The Latest Consumer Attitude Towards the Connected Home in the UK

  • Posted on: 28 October 2015
  • By: chw staff

The UK will become a key market for the 700 million connected homes expected by 2020. This is according to a new research by CP Consulting, which reveals the latest attitudes of UK consumers towards Connected Home products. In the research titled 'Connected Home: Consumers' Attitudes Towards the Connected Home in the UK', they estimated that 47.6 percent of UK consumers aged 25 to 44 are planning to buy at least one Connected Home product over the next 12 months.

connected home

"The market of Connected Home is starting to open up to early adopters in the UK. Half of our respondents are in fact planning to buy at least one product within the next 12 months", comments Carlo Palmieri, MD at CP Consulting. "The attitudes of early adopters towards the Connected Home appear to be positive and the level of expectations increasing. It is important that expectations are met or even exceeded to ensure positive word-of-mouth and further adoption."

UK consumers see home monitoring and energy management solutions as their top priority products, with only a small minority planning to add home entertainment solutions to the list. This is in agreement with other research where most see security as a primary need. 

There is a slight difference between the UK consumers and those in the North America. US consumers are more concerned about personal and family security with over 90 percent mentioning security as a key reason to purchase a device, where in the UK home monitoring to increase safety is almost 50 percent

The Smart Thermostat and the Smart Home Hub are at the top of UK consumers' shopping list, followed by Lighting and Camera. The Smoke Detector is at the bottom of this list with only 23 percent of preferences.  41.6 percent think that connected home devices are too expensive and 22.9 percent are concerned about their privacy.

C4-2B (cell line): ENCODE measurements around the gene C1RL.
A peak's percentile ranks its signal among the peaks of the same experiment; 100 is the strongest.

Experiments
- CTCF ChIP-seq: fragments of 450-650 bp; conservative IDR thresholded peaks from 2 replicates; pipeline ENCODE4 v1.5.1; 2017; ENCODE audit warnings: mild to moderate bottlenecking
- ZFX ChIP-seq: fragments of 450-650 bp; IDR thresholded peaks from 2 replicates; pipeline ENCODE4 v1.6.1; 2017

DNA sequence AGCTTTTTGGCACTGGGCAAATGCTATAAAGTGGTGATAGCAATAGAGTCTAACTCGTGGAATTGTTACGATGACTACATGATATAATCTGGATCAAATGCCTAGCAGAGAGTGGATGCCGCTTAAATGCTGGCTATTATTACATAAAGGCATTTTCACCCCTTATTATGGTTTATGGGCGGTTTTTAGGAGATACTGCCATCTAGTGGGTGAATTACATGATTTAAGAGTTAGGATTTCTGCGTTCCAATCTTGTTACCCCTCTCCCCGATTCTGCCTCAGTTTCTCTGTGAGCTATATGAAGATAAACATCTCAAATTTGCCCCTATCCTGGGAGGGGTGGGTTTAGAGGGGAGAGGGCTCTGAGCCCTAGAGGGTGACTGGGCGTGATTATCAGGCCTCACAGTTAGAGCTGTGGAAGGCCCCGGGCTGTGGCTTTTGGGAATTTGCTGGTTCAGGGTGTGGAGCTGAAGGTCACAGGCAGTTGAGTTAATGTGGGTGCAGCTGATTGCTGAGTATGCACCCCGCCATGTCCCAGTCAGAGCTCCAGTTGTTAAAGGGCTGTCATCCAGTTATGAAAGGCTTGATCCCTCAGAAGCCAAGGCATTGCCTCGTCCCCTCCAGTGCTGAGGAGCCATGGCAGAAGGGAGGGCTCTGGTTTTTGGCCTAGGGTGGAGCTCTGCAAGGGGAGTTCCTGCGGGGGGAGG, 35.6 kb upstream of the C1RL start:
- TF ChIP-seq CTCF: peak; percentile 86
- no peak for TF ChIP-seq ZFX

"The fact that the Hub is at the top of the list might indicate that UK consumers understand the modular concept of the Smart Home as they purchase the Hub first and then build their Connected Home around it over time. Hub manufacturers should focus on winning the heart of consumers now," says Mr Palmieri.

The research also point out that the connected home industry has a lot more work to do woo more shoppers to their products. This is because those not planning to buy 55.2 percent does not feel the need for Connected Home devices.  "Unsurprisingly, at this point in time, a wide segment of the UK population still needs to better understand the product offering and be convinced of the benefits of the Connected Home," said  Palmieri.

"To help consumers understand their offerings, manufacturers in the USA have ramped up their investments in advertisement whilst retailers have created dedicated floor spaces at point of sale as well as "concept" stores. To further increase consumer adoption of Connected Home products in the UK, retailers and manufacturers need to follow a similar approach, investing more in advertisement, marketing and point of sale initiatives," concludes Mr Palmieri.